Originally posted on Taking Bad Schotz  |  Last updated 7/27/13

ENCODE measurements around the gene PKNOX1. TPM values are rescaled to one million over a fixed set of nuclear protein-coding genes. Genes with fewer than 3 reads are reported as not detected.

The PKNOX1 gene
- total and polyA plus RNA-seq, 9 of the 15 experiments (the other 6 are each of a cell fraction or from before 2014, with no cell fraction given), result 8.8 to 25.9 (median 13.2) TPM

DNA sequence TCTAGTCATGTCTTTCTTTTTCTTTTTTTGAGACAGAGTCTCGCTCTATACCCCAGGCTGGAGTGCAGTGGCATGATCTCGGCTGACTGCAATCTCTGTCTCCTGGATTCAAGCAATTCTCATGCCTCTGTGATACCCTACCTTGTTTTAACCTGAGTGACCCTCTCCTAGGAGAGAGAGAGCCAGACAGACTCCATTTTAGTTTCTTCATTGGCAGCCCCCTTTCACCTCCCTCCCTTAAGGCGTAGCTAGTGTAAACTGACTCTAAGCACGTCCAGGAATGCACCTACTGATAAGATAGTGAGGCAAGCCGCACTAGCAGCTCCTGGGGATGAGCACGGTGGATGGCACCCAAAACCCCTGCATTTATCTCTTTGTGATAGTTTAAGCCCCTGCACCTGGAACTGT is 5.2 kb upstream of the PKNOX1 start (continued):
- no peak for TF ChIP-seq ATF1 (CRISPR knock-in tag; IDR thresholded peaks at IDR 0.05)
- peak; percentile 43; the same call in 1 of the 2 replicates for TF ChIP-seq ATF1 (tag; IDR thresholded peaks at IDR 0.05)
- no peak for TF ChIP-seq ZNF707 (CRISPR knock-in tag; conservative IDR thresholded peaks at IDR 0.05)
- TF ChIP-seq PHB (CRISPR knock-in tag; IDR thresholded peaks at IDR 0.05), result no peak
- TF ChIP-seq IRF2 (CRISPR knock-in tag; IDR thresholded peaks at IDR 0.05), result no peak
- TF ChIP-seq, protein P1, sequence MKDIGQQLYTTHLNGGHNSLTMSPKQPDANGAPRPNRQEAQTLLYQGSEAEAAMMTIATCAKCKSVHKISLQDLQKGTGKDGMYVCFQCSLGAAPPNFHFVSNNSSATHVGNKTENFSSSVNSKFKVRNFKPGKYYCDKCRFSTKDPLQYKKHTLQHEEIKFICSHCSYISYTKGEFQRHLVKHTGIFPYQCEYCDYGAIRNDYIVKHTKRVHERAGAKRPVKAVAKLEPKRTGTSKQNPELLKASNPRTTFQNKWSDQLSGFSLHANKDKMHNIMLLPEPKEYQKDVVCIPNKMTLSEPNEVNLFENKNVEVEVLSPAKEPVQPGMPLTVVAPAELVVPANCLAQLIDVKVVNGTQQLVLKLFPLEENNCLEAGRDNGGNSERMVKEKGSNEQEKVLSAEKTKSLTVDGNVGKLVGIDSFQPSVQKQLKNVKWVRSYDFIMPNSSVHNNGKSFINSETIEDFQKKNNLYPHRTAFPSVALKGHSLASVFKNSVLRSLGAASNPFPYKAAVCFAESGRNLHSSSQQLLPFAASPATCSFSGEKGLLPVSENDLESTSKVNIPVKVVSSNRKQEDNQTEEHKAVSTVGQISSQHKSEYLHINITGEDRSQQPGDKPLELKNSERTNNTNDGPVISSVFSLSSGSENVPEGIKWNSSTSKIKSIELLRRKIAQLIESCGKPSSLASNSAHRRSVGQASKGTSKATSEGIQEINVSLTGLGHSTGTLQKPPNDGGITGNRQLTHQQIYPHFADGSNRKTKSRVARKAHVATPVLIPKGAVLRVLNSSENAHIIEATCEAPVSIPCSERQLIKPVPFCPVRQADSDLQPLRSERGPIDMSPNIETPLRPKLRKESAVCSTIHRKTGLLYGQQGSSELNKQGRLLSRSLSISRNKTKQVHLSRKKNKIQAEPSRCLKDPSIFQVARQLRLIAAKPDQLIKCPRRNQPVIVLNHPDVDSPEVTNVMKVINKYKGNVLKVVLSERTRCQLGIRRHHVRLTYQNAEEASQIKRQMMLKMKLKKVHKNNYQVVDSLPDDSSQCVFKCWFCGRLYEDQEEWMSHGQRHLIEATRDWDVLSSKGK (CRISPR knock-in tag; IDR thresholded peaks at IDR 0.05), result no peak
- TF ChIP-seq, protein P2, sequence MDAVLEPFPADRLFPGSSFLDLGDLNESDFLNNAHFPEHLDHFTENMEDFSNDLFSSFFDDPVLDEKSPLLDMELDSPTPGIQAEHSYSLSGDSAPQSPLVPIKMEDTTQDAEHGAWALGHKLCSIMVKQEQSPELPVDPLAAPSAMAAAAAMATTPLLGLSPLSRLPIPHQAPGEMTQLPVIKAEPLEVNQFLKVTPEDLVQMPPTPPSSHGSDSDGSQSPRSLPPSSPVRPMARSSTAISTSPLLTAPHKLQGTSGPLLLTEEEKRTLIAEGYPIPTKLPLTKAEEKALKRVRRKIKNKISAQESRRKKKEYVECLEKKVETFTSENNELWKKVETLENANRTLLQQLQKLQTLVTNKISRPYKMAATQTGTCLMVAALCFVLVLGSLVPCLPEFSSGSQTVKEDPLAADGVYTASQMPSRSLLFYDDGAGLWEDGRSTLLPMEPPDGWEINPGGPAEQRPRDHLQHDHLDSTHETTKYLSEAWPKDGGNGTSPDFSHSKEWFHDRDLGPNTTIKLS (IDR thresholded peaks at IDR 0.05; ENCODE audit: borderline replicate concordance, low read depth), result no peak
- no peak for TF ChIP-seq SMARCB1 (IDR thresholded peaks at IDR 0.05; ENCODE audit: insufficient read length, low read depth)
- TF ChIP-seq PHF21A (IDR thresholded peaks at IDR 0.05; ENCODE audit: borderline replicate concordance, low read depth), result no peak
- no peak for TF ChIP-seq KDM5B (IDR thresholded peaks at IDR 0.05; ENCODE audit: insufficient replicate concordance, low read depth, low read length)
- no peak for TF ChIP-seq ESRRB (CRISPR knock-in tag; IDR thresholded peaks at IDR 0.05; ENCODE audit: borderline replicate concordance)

Imposing frames. Great footwork. Deceptive quickness. And loads of talent. Most college football fans may think these are descriptions for a talented group of linebackers. But at Alabama, these traits are enthusiastically used to describe the recent legacy at running back. When Mark Ingram became Alabama’s first player to win the Heisman Trophy in 2009, little did the SEC know that he would help establish a growing line of players who resemble each other in both talent and size. Before Ingram was Glen Coffee. After Ingram was Trent Richardson, then Eddie Lacy. Now, with the 2013 collegiate football season about to kick off, sophomore running back T.J. Yeldon is already seen as the heir apparent to the skilled men who have come before him. Photo Credit: AP Photo/Romeo Guzman Yeldon, who stands 6’2” and weighs 218 pounds, rushed for over 1,100 yards and 12 touchdowns as a freshman at Alabama last season. However, the most impressive stat was that he generated all those yards on just 154 carries (7.2 yards per rush). Splitting carries with Lacy last season, Yeldon is now the main man in the backfield and – if preseason hype is any indication – he could join Ingram as the school’s second Heisman trophy recipient at season’s end. The sophomore has already been named to the media’s All-SEC preseason first team, and he is a candidate for the Doak Walker Award for the nation’s top running back and the Maxwell Award for top college player. ESPN said in its preseason preview, “[Yeldon] is as dangerous in the open field as he is gaining yards after contact.” But while the potential is apparent, here’s what’s really interesting: Yeldon is a bit of hybrid when compared to the men who came before him. He carries a little bit of each of them with him yet; overall, he has the potential to become the first one to actually see sustained success in the NFL. When Ingram rushed for Alabama, there was little question he was the nation’s top running back. As a sophomore, interestingly enough, he ran for over 1,650 yards and took home that coveted Heisman. A few weeks later, he led the Crimson Tide to the BCS National Championship (a 37-21 victory over Texas). The similarities between these two men lie in expectations. Like Ingram before him, Yeldon is expected to use the experience from a solid freshman year to become the Tide’s workhorse as the school looks to repeat as national champions. Of course, there were also big expectations for Glen Coffee when he attended Alabama from 2005-08. Still a fan favorite, Coffee set the tone for this group of running backs with nearly 1,400 yards rushing in 2008, followed by a short stint with the San Francisco 49ers. If you look purely at the physical, Coffee and Yeldon mirror each other in many ways when it comes to physical presence, with Coffee just a smidge smaller during his Alabama playing days (6’0 and 209 pounds). However, while Coffee was a terrific college player, he never possessed Yeldon’s speed or overall talent. Then there was Eddie Lacy, the man who handed over the running back torch to Yeldon. Despite sharing playing time with Yeldon last season, Lacy rushed for more than 1,300 yards and 17 touchdowns as the featured back. Ironically, Yeldon finds himself now in the same situation Lacy was in last year. If fans remember, Lacy was sharing time (and getting less of it) with the great Trent Richardson just a year before he became head coach Nick Saban’s featured back. (Note: It’s unfair to leave out Richardson from this discussion of great Alabama running backs. The hulking Richardson produced a whopping 24 touchdowns during the 2011 season and was one of the key reasons Alabama won the national championship. Any review of recent Alabama running backs is incomplete without praising Richardson.) Knowing there was someone breathing down his back on the depth chart, Lacy delivered. And to Yeldon’s credit, he created a situation where he demanded playing time because of performance. Saban simply couldn’t keep him on the sidelines. He knows Yeldon’s running style may be the best he’s seen while coaching Alabama Crimson Tide football - and this is what sets him apart. Ingram and Lacy used power to bowl over opponents, while Coffee was a great pass catcher. All three, without a doubt, featured strong legs and power. While Yeldon also has that same power (which seems like a requirement to play running back at Alabama), his up and down, fluid-running style makes him standout among this group. Top analysts have most compared Yeldon’s style to Eddie George, if anyone. Talk about a compliment. Overall, these four men all characterize what fans now think about when they look at the recent trend of talented Alabama running backs: big men who are deceptively quick, but also guys whose drive to get the extra yard wears out opposing defenses. As Yeldon leads the Crimson Tide this season, he will carry a piece (in some shape or another) of the great backs that came before him. While similar characteristics and moments are good for coffee talk, the biggest task that Yeldon has ahead of him is achieving what these other backs have already attained – a legacy of greatness. Ingram, Coffee, Richardson and Lacy all got their shot at the NFL after their collegiate careers were over. But first, they helped establish a greatness at Alabama’s running back position. If last season is any indication, Yeldon has the talent to surpass them all. -Jones

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